Contrary to a widely held popular belief, political history doesn’t anoint incumbent presidents as automatic winners or even presumptive favorites. The numbers show that most presidents fail in their efforts to maintain a long-term hold on the affections of the fickle public.
Of the 43 men who served as president before the current incumbent, only 16 won two consecutive elections.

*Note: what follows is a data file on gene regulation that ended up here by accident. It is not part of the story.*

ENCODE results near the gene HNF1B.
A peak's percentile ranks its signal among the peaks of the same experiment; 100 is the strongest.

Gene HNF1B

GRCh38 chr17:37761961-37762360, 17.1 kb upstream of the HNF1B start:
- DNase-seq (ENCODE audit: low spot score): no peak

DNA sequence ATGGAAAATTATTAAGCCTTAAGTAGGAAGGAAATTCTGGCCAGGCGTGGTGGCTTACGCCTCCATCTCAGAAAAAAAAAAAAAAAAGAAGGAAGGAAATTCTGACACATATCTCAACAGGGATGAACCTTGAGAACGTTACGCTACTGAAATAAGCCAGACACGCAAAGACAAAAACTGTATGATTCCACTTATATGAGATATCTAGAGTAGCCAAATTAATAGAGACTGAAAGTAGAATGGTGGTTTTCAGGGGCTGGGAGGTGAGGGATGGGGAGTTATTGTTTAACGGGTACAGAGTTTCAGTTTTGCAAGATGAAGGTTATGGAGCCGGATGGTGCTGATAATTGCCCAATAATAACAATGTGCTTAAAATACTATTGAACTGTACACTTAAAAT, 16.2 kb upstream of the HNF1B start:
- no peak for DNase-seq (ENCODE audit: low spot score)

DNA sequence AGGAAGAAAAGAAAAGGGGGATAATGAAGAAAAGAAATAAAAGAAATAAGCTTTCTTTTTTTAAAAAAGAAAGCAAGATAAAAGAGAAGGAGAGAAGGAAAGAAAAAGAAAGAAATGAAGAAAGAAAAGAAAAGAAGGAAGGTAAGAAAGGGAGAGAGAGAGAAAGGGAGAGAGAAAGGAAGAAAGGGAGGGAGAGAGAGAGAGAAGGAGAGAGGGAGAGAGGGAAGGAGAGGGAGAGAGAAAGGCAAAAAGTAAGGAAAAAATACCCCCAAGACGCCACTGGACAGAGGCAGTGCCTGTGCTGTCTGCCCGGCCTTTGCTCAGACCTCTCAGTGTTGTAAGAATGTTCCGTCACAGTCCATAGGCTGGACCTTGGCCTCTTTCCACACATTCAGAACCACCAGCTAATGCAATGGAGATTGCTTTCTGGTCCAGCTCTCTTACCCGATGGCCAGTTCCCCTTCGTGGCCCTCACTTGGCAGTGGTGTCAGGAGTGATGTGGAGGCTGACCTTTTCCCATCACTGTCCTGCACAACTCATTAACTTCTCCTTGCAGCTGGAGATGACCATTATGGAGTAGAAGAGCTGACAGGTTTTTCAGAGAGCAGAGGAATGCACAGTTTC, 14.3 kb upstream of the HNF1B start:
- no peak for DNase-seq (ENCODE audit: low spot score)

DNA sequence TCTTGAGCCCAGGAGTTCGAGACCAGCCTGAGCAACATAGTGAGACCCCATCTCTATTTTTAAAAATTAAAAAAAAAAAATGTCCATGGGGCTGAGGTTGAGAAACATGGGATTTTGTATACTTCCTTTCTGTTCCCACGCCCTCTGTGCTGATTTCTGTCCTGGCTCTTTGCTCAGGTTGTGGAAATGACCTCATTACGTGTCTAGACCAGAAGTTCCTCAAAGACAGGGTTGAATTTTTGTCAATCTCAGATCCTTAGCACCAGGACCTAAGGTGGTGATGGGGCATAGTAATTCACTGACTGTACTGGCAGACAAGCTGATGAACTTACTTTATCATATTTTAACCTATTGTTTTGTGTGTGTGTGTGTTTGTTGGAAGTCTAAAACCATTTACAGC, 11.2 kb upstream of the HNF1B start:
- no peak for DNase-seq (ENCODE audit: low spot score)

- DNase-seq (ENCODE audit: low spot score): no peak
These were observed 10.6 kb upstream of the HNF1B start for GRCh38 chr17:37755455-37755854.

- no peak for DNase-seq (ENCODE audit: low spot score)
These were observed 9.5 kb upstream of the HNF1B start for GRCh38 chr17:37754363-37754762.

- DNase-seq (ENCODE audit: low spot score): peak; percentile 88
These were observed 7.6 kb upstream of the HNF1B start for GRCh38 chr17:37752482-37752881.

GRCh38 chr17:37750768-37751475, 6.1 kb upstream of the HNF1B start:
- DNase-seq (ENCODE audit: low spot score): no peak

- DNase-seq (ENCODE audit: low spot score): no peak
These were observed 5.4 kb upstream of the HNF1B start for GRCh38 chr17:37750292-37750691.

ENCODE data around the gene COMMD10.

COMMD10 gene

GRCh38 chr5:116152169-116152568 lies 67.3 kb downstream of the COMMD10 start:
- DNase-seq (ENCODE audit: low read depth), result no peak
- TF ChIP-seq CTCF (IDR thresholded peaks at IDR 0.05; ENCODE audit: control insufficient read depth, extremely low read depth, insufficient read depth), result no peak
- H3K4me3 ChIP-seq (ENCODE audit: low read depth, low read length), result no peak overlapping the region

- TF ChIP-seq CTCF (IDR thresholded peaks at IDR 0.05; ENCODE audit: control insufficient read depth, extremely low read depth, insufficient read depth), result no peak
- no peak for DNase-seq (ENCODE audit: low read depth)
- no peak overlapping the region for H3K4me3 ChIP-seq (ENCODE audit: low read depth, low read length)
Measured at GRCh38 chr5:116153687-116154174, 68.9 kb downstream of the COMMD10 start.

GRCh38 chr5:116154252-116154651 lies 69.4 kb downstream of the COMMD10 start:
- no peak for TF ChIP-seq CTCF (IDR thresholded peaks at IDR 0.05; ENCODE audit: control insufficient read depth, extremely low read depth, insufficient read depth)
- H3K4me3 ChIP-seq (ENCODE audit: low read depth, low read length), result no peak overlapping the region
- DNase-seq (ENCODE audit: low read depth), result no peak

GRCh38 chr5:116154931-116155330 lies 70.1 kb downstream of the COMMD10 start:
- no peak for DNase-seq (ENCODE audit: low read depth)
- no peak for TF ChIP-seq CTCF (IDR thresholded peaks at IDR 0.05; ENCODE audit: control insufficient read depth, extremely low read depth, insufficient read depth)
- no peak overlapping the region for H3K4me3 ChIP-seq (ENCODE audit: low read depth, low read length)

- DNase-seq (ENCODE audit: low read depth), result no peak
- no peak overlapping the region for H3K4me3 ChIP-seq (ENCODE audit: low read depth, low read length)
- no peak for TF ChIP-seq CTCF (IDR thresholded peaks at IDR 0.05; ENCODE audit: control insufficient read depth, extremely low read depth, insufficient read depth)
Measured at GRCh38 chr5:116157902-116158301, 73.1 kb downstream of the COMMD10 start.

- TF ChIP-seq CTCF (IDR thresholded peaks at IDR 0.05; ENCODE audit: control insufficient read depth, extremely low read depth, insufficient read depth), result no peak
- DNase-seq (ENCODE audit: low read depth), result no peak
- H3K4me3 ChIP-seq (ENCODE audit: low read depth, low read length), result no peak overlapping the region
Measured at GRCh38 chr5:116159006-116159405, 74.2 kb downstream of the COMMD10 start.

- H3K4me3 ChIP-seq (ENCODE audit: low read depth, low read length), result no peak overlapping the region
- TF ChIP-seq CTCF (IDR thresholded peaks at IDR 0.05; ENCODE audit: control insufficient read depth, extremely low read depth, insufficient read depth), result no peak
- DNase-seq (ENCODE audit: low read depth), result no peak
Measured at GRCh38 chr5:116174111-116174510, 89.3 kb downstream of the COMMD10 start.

Among the others, five died during their first terms, seven incumbents declined to run, five tried but failed to win their party’s nomination, and 10 won the nomination but lost their bids for reelection. What’s more, three former presidents (Martin Van Buren, Millard Fillmore, and Theodore Roosevelt) attempted to make comebacks and roared out of retirement as third-party candidates; all three failed miserably in November, winning between 10 and 27 percent of the popular vote.